The case for value-addition is not just about natural resources ‘in’ the ground, but the natural resources ‘on’ the ground — Liberia’s human resources. Opportunities for job creation and professional development must factor into the trajectory for accelerating Liberia’s transition to a middle-income country by 2030.

This is true both from an economic policy standpoint as well as from the value-addition business case.  The factory would not only just boost Liberia’s rubber export profits, but also create linkages to the wider

economy, resulting in “growth with development.”

Most importantly, the investment disproves the long-held belief that since Liberia is faced with lots of infrastructure problems, it is not in the position to demand value addition to its natural resources before exports.

The truth is that the infrastructure will not appear on its own. Entrepreneurs need to make the first move, and Sachdeva is doing just that.

Thus, Sachdeva’s action has demonstrated that despite the country’s numerous infrastructural issues, which raise the cost of production for enterprises, there remains a significant opportunity for the promotion of industrialization.

China and India were in similar positions as Liberia decades ago.  But they took significant governmental moves to turn the tides and transform their economies into industrial hubs. They never had the infrastructure at first, but they knew that it was possible and possibilities are manifested when a move is made.

Similarly, Schedava has done so, a move that Liberian policymakers should consider as a springboard for the long-term diversification of other industries.

Diversification of the country’s economy to include more industrial activity is the only safe alternative for reducing Liberia’s reliance on imports of every finished product consumed here. It would, in turn, lay the groundwork for more sustainable growth and a highly qualified workforce.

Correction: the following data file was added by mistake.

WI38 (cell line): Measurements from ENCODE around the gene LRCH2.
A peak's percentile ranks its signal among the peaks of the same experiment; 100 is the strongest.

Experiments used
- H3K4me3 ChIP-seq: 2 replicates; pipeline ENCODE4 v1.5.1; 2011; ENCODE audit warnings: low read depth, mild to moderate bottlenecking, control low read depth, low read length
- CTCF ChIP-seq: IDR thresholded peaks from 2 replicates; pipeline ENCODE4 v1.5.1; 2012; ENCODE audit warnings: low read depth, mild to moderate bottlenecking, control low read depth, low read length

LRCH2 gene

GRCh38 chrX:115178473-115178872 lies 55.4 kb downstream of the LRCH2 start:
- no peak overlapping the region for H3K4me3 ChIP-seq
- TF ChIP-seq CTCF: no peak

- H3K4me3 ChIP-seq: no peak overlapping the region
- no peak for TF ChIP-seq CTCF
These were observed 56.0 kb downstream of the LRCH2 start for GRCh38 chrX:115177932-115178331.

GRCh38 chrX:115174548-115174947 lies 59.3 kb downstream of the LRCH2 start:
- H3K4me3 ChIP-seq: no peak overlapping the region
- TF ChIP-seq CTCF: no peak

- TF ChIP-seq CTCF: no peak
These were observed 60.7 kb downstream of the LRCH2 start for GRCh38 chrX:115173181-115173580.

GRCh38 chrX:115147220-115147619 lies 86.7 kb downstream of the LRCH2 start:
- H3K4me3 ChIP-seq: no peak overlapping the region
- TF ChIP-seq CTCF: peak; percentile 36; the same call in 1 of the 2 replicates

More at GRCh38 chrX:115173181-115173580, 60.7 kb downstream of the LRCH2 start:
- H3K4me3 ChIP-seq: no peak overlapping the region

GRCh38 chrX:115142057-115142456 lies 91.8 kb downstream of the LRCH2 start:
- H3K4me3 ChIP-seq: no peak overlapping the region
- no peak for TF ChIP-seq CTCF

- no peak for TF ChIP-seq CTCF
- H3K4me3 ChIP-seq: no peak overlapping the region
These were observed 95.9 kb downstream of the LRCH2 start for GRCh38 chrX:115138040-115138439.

And given that Liberia has abundant natural and human resources, attaining such a goal is possible. Other countries have done so from the scratch, so why can’t we? However, we need not reinvent the wheel, since the pioneers of similar growth trajectories have left a trail of research, strategy, experience, and expertise to help us get there.

In this case, all that is required for policymakers now is to muster the will to transition Liberia from a raw materials exporter to a producer of market-competitive value-added products, which would, in turn, make the country more relevant in the global economy.

This raw material export model has failed time and again and must be dropped. It makes no sense to grant large and wealthy foreign companies more than 40 years of concession deals along with fabulous incentives just to export the country’s resources raw.

Worse, little is generated in revenue since concessionaires have learned to beat the system with “transfer pricing” — selling to parent corporations instead of to the open market for more competitive prices. Concessionaires have been known to declare artificial losses associated with producing the raw materials, thus minimizing the revenue that should accrue to the state.

Therefore, Liberian policymakers must seize this moment to demand value addition across all natural resource sectors to optimize the usage of the nation’s productive capacity and competitive advantage for sustained growth.

Commodity-led value addition is the only means through which Liberia’s drive for achieving structural, social, and economic transformation by 2030 can be accelerated into reality. Nowadays, substantial economic growth is primarily supported by value-added exports, not donors and grants.

Until then, and for the time being, Sachedva’s investment remains critical to supporting Liberia’s 2030 ambition. Importantly, it does away with the excuse that the country’s infrastructure challenge poses a hindrance to value addition for natural resources before export.

About the author: Robin Dopoe is the Acting Senior Editor of the Daily Observer newspaper and a former ambassador of the Liberia Intellectual Property Office.

Editor’s note: The views expressed in this commentary are solely of the author and do not necessarily represent that of the Daily Observer newspaper.